I saw a product today at my local garden center which is supposed to enhance germination.
It is made by a brand that focuses more on cannabis growing, but I was wondering if this might be useful for enhancing germination in rose seeds too?
The product is sold as a kit with ten cocopeat plugs and a mini greenhouse. They say to dilute the product 50/50 with water and soak the plugs with this solution, then close the greenhouse and let the seedbooster work it’s magic.
I was thinking of trying this after stratification.
Any thoughts on whether these ingredients might help with rose seed germination?
Thank you @lee_hull !
It seems like the calcium nitrate solution can give really good results in the right doses! Very interesting discussion in that thread.
I have some of that stuff as part of the Masterblend fertilizer pack. I had added it to one of my seed batches in the fridge but got zero germinations so far (OP Mme Charles F Worth, in the fridge for 8 weeks now).
The Seedbooster has different nitrates but also phosphoric acid, unfortunately they don’t state the exact strength of what’s in the bottle on the label, aside from the npk.
I have about 50 seeds of OP Honorine de Brabant that will be done stratifying in about a week. Those didn’t get treated with anything but a quick peroxide bath and then plain water.
I might get the Seedbooster and use it on half of them, and the calcium nitrate on the other half once I take them out and see what happens.
The calcium nitrate is meant for use during stratification. I generally use around 35 grams, somewhat more than an ounce, of the moistened vermiculite per sandwich bag with up to 100 seeds. IF I have very few seeds of a cross I may use a snack bag with somewhat less of the moistened vermiculite. To avoid crowding of sproutlings, I usually divide large seed quantities into multiple packets of around 50-75 seed per bag. The nitrate, ammonium, phosphate mix is reasonable. I didn’t bother to calculate concentrations in the units I understand (molar, millimolar). I found calcium nitrate the best source of nitrate in my early tests, although potassium and ammonium and magnesium salts also worked well. I avoided sodium because it is too much like salt. Be warned that the phosphoric acid is a problem with calcium because they form calcium phosphate which is insoluble. This will alter the pH somehow but ahead of time it’s hard to say just how in the presence of vermiculite or other potting medium which has buffer action.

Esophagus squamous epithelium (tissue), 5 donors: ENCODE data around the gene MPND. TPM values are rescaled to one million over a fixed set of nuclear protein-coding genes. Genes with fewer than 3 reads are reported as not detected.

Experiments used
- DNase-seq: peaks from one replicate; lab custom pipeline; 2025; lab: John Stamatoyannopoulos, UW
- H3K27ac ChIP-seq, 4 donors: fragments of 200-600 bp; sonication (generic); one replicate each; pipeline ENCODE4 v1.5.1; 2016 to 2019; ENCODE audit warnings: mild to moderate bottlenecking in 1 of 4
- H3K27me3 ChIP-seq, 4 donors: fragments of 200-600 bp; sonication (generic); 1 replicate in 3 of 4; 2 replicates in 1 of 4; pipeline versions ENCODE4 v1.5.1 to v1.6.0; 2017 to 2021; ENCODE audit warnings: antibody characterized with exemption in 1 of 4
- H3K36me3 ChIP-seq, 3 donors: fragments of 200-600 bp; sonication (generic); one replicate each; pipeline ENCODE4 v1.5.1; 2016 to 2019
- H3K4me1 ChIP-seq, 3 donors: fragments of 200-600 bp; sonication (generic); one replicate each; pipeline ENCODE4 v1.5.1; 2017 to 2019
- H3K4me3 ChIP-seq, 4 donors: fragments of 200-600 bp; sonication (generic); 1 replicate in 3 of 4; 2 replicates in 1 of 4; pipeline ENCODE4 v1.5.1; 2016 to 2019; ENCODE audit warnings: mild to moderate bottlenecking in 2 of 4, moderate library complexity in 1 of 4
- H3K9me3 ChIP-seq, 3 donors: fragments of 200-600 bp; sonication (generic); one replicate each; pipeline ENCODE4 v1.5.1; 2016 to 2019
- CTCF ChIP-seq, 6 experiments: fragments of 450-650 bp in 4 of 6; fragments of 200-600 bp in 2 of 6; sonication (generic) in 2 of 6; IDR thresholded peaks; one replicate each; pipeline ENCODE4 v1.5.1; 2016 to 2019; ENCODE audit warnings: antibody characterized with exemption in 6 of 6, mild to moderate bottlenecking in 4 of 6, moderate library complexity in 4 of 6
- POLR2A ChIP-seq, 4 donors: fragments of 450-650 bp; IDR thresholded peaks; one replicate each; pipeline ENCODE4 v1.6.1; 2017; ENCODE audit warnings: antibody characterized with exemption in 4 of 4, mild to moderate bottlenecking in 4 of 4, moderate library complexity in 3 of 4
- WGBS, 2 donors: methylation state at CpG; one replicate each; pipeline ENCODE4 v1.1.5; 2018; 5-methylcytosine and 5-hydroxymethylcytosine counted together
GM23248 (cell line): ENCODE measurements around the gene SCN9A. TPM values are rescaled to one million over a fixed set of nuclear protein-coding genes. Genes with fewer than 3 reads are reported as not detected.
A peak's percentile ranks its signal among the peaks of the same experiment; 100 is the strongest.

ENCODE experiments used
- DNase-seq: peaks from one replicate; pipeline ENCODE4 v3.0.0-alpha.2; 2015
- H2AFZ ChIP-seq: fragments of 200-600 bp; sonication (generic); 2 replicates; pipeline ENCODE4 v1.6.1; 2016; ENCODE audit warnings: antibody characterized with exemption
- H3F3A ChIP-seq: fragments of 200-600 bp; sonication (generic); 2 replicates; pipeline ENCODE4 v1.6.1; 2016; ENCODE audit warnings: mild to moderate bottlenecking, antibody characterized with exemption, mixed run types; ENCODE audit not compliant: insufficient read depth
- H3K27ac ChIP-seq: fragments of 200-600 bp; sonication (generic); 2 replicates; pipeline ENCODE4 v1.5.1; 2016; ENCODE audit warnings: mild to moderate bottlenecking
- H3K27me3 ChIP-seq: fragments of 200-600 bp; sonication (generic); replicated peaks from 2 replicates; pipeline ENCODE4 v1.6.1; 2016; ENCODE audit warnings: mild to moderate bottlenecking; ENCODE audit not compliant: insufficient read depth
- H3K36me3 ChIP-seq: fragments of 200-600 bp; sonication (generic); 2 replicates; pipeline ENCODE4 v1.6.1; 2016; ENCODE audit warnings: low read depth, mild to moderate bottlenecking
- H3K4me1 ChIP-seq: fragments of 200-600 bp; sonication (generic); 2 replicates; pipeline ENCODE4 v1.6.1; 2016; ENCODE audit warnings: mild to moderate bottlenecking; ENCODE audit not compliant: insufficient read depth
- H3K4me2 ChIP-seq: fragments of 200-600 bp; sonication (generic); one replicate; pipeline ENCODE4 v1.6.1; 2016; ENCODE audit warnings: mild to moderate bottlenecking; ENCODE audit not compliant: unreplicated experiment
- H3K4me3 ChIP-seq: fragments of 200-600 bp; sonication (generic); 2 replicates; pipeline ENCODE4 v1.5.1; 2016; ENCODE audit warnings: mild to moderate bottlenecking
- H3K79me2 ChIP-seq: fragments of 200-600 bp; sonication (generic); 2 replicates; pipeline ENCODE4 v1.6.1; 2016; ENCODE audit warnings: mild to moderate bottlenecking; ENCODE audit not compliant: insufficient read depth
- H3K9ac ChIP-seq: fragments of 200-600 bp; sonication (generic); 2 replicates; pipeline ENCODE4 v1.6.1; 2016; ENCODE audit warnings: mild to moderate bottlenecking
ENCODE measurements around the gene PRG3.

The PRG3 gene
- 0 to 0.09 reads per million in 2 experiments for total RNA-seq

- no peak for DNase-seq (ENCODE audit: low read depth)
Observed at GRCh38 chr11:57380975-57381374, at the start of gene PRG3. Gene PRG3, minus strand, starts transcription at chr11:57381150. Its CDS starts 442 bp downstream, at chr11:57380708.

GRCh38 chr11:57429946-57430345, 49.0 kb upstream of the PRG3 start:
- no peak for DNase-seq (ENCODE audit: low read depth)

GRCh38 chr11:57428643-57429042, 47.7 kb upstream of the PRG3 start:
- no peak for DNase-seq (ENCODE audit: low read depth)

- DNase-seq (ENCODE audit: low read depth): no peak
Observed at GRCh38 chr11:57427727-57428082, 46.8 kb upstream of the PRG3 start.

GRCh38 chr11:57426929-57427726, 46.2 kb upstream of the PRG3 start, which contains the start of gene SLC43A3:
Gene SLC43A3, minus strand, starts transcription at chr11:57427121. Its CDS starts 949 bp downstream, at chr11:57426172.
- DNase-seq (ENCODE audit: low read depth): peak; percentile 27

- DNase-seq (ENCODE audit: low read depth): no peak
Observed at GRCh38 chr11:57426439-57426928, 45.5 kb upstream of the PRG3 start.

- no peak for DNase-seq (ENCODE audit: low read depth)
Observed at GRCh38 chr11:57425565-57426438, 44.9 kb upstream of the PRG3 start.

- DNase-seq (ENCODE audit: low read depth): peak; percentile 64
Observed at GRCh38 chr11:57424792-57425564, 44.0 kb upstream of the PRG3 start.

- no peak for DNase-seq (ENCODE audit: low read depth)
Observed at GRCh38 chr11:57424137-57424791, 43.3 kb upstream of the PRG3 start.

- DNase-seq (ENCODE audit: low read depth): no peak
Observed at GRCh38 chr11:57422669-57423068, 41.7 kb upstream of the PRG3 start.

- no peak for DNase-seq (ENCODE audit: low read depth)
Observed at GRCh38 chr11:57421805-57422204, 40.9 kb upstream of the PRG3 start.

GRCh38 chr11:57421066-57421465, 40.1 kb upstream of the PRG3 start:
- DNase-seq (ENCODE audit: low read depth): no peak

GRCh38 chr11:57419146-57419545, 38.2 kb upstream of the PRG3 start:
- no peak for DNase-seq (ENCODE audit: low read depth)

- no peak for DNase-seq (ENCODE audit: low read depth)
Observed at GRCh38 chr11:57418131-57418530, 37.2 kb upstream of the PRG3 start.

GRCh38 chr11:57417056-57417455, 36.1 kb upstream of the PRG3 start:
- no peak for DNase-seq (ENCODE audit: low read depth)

I did some quick calculations. The N level in the seedbooster is about 10 mM total, around 8 mM of nitrate, 2 mM of ammonium. Too much ammonium is toxic to many plants. The potassium is around 1 mM and the P is somewhat lower than that. Net effect of those latter two is a pH buffer near 6.5, which is good. The ammonium counterbalances 2 m M of the nitric, leaving 6 mM to be accounted for pH balancing, so either calcium or or (more) potassium would need to be added somehow. I would guess that it was really composed of 3 mM calcium nitrate Ca(NO3)2 and 2 mM ammonium nitrate.
That is really interesting @LarryD , thank you very much for such a detailed reply!
I ended up buying the Seedbooster today.
I have some calcium nitrate, I could try adding a little of that to the solution. But you mention this might be incompatible with the phosphoric acid, so perhaps it’s best if I don’t try adding to their formula?
I’m still new at all of this, and only working with a small number of seeds this year, so anything I can do to increase germination will help me get the most out of what I have. I’m reading all the forum threads to learn from everyone’s tips and experiences.
I really appreciate you taking the time to look into the composition, thanks again.
I did an experiment on a large batch of OP Carefree Beauty seeds with a liquid suspension containing 8% N, 8% Ca and .5% Mg (diluted appropriately – roughly 3.5 cc/litre per my notes) with mixed results.
In my admittedly statistically insignificant experiment, I got overall slightly quicker germinations within a smaller window of time from the seeds having the solution than the others, but the overall long-term germination was slightly poorer. I wondered if the supplemental nitrogen might be helping microbes attack weaker seeds in the treated batches?
As I say, I consider that experiment relatively meaningless without recreating it multiple times to account for the probability of potential anomalies, but thought I might share for those interested in exploring such.